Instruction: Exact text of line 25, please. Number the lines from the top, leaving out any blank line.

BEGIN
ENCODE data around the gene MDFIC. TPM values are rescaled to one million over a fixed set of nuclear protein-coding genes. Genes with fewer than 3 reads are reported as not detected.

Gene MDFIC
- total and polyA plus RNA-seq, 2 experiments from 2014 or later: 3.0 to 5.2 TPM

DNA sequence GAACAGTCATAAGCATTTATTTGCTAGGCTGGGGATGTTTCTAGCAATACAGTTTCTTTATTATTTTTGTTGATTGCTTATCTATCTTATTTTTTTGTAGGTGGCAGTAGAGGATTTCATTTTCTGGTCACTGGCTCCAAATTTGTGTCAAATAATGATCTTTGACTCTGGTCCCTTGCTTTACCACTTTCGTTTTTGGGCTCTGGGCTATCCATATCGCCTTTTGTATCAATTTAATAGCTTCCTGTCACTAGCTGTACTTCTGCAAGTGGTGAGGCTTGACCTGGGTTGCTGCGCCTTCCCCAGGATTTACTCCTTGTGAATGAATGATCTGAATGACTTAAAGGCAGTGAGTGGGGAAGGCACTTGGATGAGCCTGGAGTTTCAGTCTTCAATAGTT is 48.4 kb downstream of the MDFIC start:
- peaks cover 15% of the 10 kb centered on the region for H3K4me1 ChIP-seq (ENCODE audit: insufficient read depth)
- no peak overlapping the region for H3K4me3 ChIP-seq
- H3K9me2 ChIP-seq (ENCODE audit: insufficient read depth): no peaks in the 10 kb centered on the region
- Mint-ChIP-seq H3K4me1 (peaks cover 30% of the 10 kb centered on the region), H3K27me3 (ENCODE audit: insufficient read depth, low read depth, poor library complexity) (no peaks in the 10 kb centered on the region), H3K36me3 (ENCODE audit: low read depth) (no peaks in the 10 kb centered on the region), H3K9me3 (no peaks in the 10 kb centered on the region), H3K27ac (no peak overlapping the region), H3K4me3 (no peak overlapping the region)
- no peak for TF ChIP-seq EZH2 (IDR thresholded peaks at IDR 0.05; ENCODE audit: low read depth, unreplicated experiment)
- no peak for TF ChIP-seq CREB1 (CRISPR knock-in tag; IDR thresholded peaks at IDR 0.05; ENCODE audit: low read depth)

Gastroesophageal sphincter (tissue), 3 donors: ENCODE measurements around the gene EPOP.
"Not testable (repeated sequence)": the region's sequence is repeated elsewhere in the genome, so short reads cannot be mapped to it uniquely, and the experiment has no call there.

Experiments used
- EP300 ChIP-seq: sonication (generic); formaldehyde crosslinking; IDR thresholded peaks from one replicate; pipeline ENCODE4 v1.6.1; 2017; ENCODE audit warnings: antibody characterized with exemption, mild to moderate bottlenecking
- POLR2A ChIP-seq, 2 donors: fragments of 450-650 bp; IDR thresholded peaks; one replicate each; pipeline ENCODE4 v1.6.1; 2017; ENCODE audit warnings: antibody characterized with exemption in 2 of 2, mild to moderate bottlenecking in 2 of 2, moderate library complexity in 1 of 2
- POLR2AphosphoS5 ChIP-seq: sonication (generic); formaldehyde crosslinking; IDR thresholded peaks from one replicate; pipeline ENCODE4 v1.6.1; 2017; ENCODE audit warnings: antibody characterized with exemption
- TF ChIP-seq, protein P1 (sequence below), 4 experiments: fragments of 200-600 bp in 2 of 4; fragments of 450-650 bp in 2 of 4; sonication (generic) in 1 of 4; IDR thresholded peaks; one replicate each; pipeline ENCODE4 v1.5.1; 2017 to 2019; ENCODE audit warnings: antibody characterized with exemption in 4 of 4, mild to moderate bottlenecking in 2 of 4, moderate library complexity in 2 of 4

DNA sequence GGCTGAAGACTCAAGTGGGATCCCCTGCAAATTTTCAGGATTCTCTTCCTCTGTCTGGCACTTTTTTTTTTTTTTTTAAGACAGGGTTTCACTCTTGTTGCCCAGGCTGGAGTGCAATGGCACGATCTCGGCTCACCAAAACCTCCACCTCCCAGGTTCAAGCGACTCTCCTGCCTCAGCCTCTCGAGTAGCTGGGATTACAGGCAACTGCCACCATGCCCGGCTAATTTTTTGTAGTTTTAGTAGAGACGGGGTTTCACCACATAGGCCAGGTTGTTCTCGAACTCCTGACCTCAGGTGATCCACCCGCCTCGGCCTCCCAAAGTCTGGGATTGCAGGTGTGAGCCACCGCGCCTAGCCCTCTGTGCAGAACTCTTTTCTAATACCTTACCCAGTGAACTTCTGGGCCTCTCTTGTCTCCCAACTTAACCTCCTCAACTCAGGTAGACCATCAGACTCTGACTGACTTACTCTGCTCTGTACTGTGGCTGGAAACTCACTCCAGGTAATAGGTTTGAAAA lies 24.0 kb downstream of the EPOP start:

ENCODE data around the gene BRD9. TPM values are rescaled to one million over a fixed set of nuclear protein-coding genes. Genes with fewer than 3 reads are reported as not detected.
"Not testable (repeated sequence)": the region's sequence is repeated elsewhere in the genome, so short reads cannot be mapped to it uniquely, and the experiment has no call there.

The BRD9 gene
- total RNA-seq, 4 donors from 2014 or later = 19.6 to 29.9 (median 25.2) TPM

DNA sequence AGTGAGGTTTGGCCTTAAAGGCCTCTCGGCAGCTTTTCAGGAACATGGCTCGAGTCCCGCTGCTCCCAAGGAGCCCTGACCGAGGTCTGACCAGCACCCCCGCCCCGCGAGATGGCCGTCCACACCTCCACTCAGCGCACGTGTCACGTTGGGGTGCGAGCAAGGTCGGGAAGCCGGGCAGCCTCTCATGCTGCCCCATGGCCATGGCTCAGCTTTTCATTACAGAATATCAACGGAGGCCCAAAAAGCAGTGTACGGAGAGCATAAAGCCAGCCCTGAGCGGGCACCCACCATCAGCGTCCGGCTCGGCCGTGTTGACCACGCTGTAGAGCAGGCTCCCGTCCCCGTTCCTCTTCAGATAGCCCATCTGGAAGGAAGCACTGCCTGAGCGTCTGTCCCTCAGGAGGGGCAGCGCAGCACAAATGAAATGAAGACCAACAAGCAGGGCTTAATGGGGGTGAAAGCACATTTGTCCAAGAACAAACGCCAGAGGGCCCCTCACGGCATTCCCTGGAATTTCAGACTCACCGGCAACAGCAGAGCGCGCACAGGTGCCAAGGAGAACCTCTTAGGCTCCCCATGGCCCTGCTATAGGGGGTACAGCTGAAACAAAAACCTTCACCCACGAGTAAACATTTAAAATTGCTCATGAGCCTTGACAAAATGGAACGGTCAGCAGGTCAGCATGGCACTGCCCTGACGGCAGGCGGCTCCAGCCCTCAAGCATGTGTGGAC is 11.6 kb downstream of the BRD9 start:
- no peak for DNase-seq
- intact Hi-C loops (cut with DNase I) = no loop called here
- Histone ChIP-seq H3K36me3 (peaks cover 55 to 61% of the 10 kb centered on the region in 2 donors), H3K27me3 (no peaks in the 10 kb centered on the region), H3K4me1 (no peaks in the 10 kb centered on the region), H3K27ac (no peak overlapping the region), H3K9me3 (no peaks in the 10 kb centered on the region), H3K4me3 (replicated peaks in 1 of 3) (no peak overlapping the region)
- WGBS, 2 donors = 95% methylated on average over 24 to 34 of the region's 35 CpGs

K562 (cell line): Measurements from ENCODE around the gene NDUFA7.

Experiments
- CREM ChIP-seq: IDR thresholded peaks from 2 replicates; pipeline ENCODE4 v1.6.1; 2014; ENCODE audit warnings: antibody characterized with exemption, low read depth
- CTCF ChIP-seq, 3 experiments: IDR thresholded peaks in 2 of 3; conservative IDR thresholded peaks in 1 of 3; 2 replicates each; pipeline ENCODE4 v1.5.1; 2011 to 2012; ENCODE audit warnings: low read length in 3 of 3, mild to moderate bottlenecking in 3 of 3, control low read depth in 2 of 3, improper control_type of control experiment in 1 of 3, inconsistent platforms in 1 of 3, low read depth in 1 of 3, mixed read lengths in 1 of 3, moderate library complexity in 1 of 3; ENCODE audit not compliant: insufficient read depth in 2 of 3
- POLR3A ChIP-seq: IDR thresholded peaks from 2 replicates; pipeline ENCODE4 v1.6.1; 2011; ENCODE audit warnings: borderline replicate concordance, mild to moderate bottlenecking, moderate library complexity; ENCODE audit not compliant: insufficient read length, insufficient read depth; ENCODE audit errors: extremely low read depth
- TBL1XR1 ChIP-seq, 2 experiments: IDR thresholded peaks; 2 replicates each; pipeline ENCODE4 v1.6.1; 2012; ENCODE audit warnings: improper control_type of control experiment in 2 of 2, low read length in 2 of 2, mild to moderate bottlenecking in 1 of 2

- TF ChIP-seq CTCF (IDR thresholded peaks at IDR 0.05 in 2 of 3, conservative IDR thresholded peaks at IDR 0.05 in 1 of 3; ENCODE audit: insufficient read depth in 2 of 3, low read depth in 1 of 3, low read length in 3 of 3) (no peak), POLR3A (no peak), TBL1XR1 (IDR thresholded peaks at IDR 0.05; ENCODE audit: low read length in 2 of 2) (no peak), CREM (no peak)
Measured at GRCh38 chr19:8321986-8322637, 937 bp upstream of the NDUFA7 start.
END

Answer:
- intact Hi-C loops (cut with DNase I) = no loop called here